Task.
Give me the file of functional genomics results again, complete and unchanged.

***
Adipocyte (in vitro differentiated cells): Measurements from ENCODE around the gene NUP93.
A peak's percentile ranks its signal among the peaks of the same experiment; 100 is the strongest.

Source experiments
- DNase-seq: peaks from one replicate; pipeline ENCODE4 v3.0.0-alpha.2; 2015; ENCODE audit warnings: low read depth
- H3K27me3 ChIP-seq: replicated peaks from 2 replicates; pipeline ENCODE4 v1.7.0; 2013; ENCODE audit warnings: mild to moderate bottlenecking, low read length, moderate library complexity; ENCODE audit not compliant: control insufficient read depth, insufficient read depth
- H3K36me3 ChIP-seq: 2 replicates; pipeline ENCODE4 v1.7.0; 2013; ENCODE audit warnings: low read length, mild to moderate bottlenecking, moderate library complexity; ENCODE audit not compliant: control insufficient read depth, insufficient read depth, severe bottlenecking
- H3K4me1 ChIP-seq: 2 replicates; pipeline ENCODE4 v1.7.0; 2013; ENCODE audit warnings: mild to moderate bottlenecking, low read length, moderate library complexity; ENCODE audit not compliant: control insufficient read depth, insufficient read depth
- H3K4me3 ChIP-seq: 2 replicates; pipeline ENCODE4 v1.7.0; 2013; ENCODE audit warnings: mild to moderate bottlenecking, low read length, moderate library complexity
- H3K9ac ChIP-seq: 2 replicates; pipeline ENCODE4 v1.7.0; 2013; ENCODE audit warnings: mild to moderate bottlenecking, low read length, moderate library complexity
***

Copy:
Adipocyte (in vitro differentiated cells): Measurements from ENCODE around the gene NUP93.
A peak's percentile ranks its signal among the peaks of the same experiment; 100 is the strongest.

Source experiments
- DNase-seq: peaks from one replicate; pipeline ENCODE4 v3.0.0-alpha.2; 2015; ENCODE audit warnings: low read depth
- H3K27me3 ChIP-seq: replicated peaks from 2 replicates; pipeline ENCODE4 v1.7.0; 2013; ENCODE audit warnings: mild to moderate bottlenecking, low read length, moderate library complexity; ENCODE audit not compliant: control insufficient read depth, insufficient read depth
- H3K36me3 ChIP-seq: 2 replicates; pipeline ENCODE4 v1.7.0; 2013; ENCODE audit warnings: low read length, mild to moderate bottlenecking, moderate library complexity; ENCODE audit not compliant: control insufficient read depth, insufficient read depth, severe bottlenecking
- H3K4me1 ChIP-seq: 2 replicates; pipeline ENCODE4 v1.7.0; 2013; ENCODE audit warnings: mild to moderate bottlenecking, low read length, moderate library complexity; ENCODE audit not compliant: control insufficient read depth, insufficient read depth
- H3K4me3 ChIP-seq: 2 replicates; pipeline ENCODE4 v1.7.0; 2013; ENCODE audit warnings: mild to moderate bottlenecking, low read length, moderate library complexity
- H3K9ac ChIP-seq: 2 replicates; pipeline ENCODE4 v1.7.0; 2013; ENCODE audit warnings: mild to moderate bottlenecking, low read length, moderate library complexity